- Claims can be brought through the courts or the Financial Ombudsman Service (FOS).
- Disputes through the FOS will be decided on a fair and reasonable basis and not on the basis of legal principles. The FOS is expected to consider the law, relevant rules and good practice in the financial industry, when deciding on a fair and reasonable outcome.
- The findings of the FOS are binding and the maximum award was increased to £355,000 for complaints referred to them on after 1 April 2020, about acts or omissions by firms on or after 1 April 2019.
- The Financial Services Compensation Scheme (FSCS) acts as insurance for eligible customers when the authorised financial institution cannot pay, normally because it is insolvent. The FSCS is funded by financial services firms and the service provided is free. The compensation limit is up to £85,000.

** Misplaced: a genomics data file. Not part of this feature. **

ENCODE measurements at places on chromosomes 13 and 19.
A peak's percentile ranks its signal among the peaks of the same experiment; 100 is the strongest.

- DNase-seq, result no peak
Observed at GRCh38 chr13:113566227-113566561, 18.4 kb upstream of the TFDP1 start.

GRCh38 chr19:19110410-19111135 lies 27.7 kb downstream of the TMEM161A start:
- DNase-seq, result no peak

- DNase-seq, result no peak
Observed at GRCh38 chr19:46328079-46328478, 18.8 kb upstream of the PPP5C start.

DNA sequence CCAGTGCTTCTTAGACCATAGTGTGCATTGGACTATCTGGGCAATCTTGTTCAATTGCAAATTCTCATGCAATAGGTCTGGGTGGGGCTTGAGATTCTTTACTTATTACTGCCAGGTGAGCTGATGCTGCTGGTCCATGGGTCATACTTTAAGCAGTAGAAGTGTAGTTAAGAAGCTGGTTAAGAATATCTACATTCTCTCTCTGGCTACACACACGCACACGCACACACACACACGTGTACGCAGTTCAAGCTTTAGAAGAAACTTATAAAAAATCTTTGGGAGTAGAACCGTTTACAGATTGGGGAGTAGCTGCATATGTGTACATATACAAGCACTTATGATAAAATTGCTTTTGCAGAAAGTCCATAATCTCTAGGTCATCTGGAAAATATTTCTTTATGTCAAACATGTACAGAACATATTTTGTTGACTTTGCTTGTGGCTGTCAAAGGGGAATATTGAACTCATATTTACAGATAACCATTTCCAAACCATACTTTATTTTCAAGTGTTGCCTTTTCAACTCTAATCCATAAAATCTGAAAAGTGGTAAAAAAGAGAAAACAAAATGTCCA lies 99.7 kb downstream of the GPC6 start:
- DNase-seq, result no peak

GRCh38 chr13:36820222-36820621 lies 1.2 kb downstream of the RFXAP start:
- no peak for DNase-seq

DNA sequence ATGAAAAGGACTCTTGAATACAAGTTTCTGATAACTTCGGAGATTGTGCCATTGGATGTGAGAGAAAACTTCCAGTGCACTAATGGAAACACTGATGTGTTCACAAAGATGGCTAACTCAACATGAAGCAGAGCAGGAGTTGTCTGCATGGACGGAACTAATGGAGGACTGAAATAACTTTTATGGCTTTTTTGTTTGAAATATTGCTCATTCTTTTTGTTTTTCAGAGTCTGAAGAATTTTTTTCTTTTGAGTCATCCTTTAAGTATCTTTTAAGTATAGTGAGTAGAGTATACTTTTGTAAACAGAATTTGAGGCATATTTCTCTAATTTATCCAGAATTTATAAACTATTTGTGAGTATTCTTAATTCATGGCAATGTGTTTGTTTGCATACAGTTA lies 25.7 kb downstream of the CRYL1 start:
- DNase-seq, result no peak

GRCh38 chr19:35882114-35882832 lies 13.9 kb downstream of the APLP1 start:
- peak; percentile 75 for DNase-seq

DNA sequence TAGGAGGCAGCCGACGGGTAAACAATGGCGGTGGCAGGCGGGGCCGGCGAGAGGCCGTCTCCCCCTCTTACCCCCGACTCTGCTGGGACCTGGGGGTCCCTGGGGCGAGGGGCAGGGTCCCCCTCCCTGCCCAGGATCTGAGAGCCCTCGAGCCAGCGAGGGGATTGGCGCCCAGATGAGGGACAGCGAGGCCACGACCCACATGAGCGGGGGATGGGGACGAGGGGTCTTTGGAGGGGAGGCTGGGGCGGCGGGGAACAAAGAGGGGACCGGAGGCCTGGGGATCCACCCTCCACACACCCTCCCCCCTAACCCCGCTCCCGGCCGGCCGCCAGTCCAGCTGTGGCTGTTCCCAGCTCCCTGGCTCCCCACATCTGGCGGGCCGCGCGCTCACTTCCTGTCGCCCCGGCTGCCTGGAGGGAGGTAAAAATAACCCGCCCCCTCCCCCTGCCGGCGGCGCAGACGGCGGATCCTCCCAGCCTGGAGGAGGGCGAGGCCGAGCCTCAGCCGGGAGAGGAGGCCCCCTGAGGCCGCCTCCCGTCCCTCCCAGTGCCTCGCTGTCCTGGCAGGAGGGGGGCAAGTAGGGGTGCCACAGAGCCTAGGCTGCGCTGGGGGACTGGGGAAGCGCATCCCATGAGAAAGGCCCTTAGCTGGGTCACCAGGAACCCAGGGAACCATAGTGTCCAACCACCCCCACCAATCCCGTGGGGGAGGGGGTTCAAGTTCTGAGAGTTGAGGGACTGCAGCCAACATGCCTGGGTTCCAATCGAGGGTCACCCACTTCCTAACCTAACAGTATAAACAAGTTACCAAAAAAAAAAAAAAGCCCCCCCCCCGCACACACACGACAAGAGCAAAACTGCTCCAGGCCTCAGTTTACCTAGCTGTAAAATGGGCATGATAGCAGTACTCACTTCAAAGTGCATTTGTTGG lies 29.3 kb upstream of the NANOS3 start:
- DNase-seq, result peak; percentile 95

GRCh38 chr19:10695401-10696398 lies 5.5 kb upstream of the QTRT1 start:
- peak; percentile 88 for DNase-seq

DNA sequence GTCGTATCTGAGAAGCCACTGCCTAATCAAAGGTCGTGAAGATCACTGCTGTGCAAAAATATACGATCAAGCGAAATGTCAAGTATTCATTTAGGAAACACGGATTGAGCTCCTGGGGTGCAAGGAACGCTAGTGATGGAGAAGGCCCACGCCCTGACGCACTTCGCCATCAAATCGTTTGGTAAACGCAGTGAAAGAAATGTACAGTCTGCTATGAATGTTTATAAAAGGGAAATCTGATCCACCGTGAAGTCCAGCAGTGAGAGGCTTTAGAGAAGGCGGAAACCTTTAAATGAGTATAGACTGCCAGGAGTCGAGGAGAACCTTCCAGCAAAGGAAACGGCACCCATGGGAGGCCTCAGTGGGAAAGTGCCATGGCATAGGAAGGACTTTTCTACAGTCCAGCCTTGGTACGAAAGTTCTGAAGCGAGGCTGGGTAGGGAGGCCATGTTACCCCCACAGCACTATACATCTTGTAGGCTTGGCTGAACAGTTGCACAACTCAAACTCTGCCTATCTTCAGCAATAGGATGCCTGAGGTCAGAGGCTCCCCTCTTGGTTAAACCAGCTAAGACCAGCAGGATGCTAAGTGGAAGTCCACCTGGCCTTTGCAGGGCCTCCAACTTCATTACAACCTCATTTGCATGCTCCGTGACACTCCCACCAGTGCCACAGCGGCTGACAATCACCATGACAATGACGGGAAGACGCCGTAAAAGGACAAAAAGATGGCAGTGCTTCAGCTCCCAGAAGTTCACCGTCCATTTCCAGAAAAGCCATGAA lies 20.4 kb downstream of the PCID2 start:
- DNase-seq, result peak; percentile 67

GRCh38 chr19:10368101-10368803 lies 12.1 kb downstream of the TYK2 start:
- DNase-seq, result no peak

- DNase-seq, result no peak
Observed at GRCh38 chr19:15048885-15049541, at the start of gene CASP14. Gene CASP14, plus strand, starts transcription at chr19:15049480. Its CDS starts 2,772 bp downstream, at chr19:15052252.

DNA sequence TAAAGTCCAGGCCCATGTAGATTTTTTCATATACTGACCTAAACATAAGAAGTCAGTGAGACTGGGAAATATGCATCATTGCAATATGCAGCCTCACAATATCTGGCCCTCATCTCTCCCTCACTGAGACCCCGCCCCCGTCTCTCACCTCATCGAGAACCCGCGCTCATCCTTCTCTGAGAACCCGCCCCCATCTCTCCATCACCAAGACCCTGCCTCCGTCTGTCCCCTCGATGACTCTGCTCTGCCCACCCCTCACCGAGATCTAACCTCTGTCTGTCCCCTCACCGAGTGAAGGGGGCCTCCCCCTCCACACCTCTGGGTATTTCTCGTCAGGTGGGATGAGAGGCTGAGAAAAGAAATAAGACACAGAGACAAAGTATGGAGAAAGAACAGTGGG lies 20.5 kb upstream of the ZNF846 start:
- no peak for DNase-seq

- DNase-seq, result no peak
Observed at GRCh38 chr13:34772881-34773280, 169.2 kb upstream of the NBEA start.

- Most FCA regulated firms are required to have professional indemnity insurance.
Insurance professionals follow the same dispute route as the financial professionals because they are governed by the FCA. The FCA’s thematic review of insurance professionals contributes to the development of a theme, where the FCA places greater scrutiny over product value in the general insurance market.
The thematic review is intended to provide further clarity on the expectation from insurance companies in general insurance distribution. This means that insurance companies must understand their client’s business, the client’s insurance requirements and the insurance that they are placing for their clients. In addition, they must ensure that the client understands the insurance product that it has procured and bring to their attention the onerous aspects of the insurance policy.
The Insurance Act 2015, which came into force in 2016, places a duty on the policyholders to disclose all material fact and information about the business, not misrepresent the business and not provide misleading information. For this reason, the insurance companies have a duty to understand and highlight the impact that the Insurance Act has on policies that it is placing for its client.